Newcomer April N. Baskin beat three other candidates to win the Democratic primary for the heavily contested County Legislature seat being vacated by Betty Jean Grant.
Baskin stands poised to represent a district that stretches across the center of the city like a belt, from the Upper East Side through the Delaware and Elmwood Village neighborhoods and across to SUNY Buffalo State and the West Side.
Baskin enjoyed the Democratic Party leaders' support. Though she faced stiff competition from challenger Duncan E. Kirkwood, she pulled ahead with 34 percent of the vote compared to 30 percent for Kirkwood.
Baskin, a college prep program provider, also faced competition from former Common Council Member Charley H. Fisher III and lawyer David A. Martinez.
Baskin attributed her victory to reaching out to the affluent, refugees and economically challenged residents of the diverse Second District and carrying a message of unity.
“I believe building bridges is something people in the Second Legislative District are really desperate for,” she said.
Poised to gain victory in the general election as the primary winner of the overwhelmingly Democratic district, Baskin said, “My fight will be to eliminate poverty in our county every single day. I will fight for jobs, for economic resurgence. I really am passionate about expanding opportunities for youth and senior programming.”
Baskin, 34, raised more than $27,000 in her first-time election bid, more than any other candidate.
She’s the founder of The College Simulation Experience in 2015, which helps underprivileged youth learn about life skills needed to succeed in college. A master’s degree candidate at SUNY Buffalo State, Baskin listed affordable housing advocacy, expanded youth programming, lead prevention and county services outreach to communities among her main platform issues.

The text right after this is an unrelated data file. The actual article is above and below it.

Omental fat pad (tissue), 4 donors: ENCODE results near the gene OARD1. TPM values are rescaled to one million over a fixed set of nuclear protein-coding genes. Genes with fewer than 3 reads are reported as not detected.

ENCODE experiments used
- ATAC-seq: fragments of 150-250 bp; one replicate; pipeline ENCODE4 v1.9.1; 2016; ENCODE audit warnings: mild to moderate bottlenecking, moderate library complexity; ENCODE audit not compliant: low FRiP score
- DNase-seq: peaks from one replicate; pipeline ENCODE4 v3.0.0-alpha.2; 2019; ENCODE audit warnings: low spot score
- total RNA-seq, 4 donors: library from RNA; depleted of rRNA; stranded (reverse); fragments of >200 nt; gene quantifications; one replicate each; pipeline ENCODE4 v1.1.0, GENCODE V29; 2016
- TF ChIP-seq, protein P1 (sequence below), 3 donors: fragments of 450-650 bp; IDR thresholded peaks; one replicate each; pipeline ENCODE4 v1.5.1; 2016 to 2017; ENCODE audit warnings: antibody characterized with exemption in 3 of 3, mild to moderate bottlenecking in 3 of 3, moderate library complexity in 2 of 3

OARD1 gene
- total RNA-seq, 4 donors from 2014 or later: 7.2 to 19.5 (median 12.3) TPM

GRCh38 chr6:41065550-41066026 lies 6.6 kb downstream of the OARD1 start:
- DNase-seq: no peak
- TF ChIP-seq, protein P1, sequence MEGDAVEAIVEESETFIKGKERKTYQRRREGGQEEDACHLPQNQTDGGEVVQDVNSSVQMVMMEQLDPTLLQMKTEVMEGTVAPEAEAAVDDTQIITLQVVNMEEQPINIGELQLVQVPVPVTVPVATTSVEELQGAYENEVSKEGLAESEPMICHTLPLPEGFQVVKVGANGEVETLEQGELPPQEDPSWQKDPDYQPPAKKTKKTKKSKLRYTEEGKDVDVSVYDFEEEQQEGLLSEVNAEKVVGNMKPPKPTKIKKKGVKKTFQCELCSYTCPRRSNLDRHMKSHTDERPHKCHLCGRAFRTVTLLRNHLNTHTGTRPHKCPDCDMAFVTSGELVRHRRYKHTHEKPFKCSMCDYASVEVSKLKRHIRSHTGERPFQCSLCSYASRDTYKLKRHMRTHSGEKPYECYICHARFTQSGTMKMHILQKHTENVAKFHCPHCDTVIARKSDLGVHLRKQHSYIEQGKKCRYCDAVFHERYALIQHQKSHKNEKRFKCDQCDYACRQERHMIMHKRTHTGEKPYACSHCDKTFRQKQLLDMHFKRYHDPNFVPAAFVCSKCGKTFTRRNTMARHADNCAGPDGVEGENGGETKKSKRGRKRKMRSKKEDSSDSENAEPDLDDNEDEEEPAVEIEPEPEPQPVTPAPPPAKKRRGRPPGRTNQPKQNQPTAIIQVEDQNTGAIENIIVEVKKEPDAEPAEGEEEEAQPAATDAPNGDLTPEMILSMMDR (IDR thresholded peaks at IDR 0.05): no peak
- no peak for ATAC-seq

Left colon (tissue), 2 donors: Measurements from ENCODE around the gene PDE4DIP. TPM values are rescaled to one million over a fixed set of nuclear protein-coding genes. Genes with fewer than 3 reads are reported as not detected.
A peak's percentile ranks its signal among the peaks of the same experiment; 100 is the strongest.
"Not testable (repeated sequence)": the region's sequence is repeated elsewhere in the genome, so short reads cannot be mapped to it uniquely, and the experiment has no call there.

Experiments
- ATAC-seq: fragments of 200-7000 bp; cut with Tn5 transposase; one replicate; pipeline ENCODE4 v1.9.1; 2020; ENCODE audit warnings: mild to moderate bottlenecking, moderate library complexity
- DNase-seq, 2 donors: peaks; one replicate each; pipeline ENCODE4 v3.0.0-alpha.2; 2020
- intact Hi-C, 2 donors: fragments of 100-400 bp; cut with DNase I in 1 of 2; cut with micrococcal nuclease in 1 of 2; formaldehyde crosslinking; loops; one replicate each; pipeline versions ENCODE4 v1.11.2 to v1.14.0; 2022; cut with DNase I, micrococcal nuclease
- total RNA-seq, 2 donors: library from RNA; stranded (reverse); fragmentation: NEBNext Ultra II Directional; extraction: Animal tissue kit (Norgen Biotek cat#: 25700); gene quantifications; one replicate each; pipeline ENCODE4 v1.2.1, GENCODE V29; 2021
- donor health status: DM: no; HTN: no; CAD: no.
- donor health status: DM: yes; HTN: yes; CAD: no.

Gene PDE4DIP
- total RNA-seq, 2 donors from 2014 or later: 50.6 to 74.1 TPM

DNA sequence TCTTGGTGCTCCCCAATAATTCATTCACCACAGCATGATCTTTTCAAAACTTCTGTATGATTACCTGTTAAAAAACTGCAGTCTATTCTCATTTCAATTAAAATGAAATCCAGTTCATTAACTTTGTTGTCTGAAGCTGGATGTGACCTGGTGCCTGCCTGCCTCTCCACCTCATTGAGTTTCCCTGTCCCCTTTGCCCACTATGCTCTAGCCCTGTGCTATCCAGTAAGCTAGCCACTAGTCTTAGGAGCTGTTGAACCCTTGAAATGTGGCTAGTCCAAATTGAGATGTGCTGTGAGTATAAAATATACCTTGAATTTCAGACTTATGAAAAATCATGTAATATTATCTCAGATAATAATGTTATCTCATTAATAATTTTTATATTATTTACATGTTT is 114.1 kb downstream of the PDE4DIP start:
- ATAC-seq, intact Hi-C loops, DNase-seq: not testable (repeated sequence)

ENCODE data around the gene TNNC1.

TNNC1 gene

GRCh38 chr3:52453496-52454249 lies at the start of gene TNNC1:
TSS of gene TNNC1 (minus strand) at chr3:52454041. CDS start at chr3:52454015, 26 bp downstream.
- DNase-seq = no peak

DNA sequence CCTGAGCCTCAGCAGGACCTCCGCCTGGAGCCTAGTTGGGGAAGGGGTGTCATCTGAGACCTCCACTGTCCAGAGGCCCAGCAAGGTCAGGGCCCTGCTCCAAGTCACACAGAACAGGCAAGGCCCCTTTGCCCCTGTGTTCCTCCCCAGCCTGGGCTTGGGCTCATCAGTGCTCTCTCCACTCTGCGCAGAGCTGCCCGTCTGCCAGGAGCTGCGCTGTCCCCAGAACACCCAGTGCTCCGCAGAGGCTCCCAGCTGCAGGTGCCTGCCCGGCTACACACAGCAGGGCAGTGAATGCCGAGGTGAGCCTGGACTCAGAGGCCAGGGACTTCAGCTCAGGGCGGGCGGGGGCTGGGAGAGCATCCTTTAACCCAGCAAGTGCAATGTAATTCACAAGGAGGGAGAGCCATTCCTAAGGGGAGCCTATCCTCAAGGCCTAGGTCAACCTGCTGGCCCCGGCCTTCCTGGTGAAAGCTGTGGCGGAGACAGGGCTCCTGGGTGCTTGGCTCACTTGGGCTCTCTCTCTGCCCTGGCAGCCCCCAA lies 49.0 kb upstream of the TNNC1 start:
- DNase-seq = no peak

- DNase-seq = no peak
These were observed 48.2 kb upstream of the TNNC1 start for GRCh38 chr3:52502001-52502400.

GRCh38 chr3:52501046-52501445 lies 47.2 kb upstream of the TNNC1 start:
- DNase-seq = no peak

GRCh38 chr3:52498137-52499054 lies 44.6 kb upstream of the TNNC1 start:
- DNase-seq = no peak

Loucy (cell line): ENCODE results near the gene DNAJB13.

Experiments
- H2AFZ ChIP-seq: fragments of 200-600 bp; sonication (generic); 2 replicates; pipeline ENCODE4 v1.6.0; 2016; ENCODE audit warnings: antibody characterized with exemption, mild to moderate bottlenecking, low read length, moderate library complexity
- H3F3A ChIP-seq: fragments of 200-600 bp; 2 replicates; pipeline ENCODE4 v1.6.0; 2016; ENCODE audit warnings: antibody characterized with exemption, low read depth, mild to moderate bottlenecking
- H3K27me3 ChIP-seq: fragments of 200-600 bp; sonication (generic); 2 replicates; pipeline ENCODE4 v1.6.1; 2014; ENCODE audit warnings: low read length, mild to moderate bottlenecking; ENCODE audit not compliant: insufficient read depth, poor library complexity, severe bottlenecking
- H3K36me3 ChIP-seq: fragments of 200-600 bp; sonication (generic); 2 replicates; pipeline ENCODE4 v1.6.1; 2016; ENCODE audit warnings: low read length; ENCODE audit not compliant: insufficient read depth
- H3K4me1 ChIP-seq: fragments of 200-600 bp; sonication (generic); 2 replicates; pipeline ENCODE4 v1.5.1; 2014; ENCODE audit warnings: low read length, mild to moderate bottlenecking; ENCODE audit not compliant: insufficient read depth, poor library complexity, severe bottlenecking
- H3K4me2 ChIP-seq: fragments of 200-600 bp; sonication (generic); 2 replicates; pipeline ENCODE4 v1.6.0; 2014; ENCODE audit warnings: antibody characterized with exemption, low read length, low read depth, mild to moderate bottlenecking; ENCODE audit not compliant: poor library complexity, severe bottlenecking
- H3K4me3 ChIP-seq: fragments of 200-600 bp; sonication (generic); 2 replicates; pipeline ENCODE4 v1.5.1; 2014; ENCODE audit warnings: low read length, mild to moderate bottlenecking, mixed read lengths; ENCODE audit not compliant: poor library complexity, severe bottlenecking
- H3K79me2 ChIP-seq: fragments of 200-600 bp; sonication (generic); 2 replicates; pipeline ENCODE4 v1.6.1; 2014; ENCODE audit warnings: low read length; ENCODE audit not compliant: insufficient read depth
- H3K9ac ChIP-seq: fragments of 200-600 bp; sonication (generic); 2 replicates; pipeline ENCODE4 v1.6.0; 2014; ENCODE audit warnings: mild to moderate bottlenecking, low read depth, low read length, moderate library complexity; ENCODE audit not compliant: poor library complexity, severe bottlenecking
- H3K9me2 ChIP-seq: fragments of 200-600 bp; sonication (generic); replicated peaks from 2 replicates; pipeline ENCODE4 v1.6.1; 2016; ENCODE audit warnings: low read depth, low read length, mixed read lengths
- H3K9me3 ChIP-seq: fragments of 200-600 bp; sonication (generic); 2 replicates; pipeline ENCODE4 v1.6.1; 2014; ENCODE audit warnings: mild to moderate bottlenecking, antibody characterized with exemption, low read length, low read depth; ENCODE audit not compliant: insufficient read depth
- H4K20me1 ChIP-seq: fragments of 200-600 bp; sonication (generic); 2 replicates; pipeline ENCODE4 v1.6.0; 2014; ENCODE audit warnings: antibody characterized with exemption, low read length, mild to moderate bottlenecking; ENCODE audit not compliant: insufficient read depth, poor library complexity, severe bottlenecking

Baskin has also been endorsed by the Working Families, and Women’s Equality parties, the Women’s TAP Fund and various unions and civic groups. She said her ties with both the East Side and West Side put her in a position to build bridges and unify the district. She was also the only female candidate in the Democratic field.
“I really want to congratulate my opponents on their hard work,” she said. “Despite my victory this evening, it’s very clear to me that my opponents deeply care about our community, and I look forward to working with them to solve the issues in our district.”
She faced a serious challenge by Kirkwood, 32, a Say Yes mentor and veteran with the Army National Guard in Alabama. He gained 31 percent of the vote. He earned a master’s degree from Ashford University. Kirkwood listed his priorities as fighting the opioid epidemic, prioritizing diversity in all county endeavors, improving access to senior services, improving veteran affairs and the Erie County Holding Center.
Kirkwood was endorsed by United Coalition of Churches and Brotherhood, Young Black Democrats of Western New York and other local community and church leaders. He said his education and military background help set him apart and stressed the need to put “people over politics.”
Former Common Council member Fisher, 63, a longtime community advocate who runs a consulting business came in third in the race with 22 percent of the vote. A Canisius College graduate, Fisher has named ground-level, city-focused economic development as a priority, along with increased training center funding and environmental justice. He was endorsed by the Challenger newspaper.
Candidate Martinez, 42, is a private practice lawyer and co-owner of the Elmwood Village gift shop Vania & David. He won 13 percent of the vote. He listed increased support to address the opioid epidemic, greater assistance to elderly and poor homeowners with home repair, and more creative ways to fund and maintain county parks and cultural institutions as his main priorities.
He was endorsed by the Panorama Hispano and La Ultima Hora newspapers, as well as the Puerto Rican Committee for Community Justice.